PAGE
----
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Ashmei bibshorts review

Verdict:

Ashmei has updated its bibshorts since our last review. Here are our thoughts on the latest versions

Cyclist Rating: 
Price: 
£235
For 
The bibshorts remain an outstanding product
Against 
Changes made aren't particularly perceptible

As a brand that places its emphasis on producing technically cutting-edge apparel, Ashmei has just recently refined its bibshorts once again. Originally Cyclist reviewed Ashmei's 3 season outfit back in January last year, so with the release of the redesign we thought it was time for an update.

Compared to the original bibshorts we tested, the shoulder straps have been redesigned with the aim of giving a more supportive hold with less slippage and the pad foam has once again been reassessed - Ashmei says the high density memory foam it uses has been placed more tactically so it absorbs even less moisture but still offers the comfort and support for multi-day exploits.

As mentioned above this update is more of a refinement than a complete overhaul, but that is no bad thing - while pricey, the atypical approach Ashmei takes when constructing its bibshorts results in pretty formidable performance, so wholesale changes weren’t necessary.

Nuanced changes in design lead to nuanced changes in performance - they did feel firm and supportive over my shoulders but not to a degree that is night-and-day different from previous iterations.

Similarly, I wouldn’t say I was attuned enough to notice the tweaks to the pad.

However, what is certainly clear is that these latest bibshorts remain remarkably good. Comfortable compression, weather proofing, breathability, a sumptuously well-designed pad - Ashemi should be applauded for managing to combine so many positive attributes in its shorts, and for continuing to strive to improve an already accomplished product.

While this latest design doesn’t make it necessary for current owners of Ashmei bibshorts to rush and update, they now present an even stronger case to be some of the best premium bibshorts on the market.

For more visit ashmei.com

Ashmei 3 Season kit review (Published January 2017)

Ashmei significantly increased its cycling quotient in the summer, and the 3 Season jersey, matching Armwarmers, Legwarmers, Glove and Bib Short are right at the top end of the portfolio, both in performance and price.

Key to the range is the fabric used, which Ashmei refers to as ‘power-stretch’. It’s incredibly lightweight, but the company claims it’s weather-resistant and highly compressive thanks to its very dense weave, which is inherently wind and water resistant without any special membranes or chemical treatments that fade over time.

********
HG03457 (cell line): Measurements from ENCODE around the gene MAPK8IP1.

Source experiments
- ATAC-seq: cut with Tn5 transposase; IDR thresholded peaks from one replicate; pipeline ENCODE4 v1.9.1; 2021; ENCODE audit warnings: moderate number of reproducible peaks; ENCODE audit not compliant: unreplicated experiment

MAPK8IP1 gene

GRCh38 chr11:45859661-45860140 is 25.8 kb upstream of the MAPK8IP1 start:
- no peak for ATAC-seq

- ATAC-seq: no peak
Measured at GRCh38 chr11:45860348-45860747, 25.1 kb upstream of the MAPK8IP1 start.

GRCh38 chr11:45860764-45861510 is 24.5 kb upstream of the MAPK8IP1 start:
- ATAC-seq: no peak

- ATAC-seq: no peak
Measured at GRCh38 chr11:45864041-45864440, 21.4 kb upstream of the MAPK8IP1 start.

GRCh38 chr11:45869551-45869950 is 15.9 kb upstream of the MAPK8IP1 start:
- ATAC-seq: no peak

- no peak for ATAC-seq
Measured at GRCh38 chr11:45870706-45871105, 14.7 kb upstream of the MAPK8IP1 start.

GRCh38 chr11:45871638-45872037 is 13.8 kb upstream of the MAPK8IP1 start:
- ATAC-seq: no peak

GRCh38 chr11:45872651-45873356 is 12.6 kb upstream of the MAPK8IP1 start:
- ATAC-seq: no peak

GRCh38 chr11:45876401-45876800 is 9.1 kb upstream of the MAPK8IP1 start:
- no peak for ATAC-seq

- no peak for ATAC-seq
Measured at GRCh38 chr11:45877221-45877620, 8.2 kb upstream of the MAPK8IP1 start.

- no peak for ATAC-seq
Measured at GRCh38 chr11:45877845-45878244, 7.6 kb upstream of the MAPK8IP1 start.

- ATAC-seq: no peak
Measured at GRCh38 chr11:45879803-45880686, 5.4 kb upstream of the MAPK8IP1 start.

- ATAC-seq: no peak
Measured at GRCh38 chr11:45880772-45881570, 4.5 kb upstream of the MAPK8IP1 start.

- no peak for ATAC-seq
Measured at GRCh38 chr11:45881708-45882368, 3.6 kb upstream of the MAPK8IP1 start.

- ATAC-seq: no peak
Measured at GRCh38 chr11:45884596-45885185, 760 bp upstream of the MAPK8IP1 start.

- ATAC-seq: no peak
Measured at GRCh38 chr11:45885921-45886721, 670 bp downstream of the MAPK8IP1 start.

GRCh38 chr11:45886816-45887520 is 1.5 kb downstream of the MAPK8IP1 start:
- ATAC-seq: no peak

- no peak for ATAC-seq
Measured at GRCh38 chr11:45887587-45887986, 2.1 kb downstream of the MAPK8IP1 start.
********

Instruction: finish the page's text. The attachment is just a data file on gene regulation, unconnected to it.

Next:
In broad strokes I found these claims to be true. Water beaded on the surface and happily ran off without saturating the fabric, and indeed everything from the 3 Season jersey to the Armwarmers is highly compressive, and surprisingly warm for garments so thin.

As a full outfit it did me proud on a number of occasions in temperatures down to around 6 degrees, and in other combinations it was a fine kit for the late teens (and probably higher, though the weather at the time of review wasn’t able to provide mid-20s sunshine).

Likewise, the Ashmei kit did as promised, offering a draft-free wind block and largely keeping rain out, although prolonged heavy rain did find it’s way in.

Happily the close fit and thin material meant a good degree of wetsuit-style insulation without becoming heavy with water and uncomfortable to ride in.

The seat-pad in the Bib Short did eventually saturate from spray off the rear wheel in rainy conditions, but again it’s pretty thin and so didn’t suffer from the ‘nappy’ effect. (Click here for full review).

The merits of compressive clothing are debateable, but the idea is they aid blood flow, which is good for muscle function and recovery.

The Ashmei gear is certainly compressive; the first time I wore it I felt like I was going to rip the Legwarmers and Armwarmers before managing to get them on.

I actually asked Ashmei to provide larger sizes for test, only to find these were too baggy.

Yet, this wasn’t a sizing issue, rather it was a process of adjusting my expectations. Step one: trust that this gear is stronger than it looks and pull; two, don’t judge the fit before you try riding in it; three, build in a ten minute window of extra time for it all on.

That might sound like I jest, but honestly, to get everything sitting nicely without wrinkles is a real art. The warmers are articulated to prevent bunching, so only sit happily one way, and there’s not a lot of room for error.

Those weren’t the only bugbears though. I found that to get the Legwarmers high enough up my thigh that they didn’t fall down meant a decent chunk of sock was showing at the ankle, and the ‘Ashmei’ logos on the Armwarmers get partially covered by 3 Season’s jersey sleeves.

Those are relatively minor points and easily solved in future production runs if Ashmei sees necessary, but given the prices for the warmers I’d expect nothing short of perfection.

Still, ignore these small issues and focus solely on performance and this is some seriously good kit.

Ashmei 3 Season kit

3 Season jersey, £220
Armwarmers, £55
Legwarmers, £75
Windproof glove, £45
Bibshort, £235

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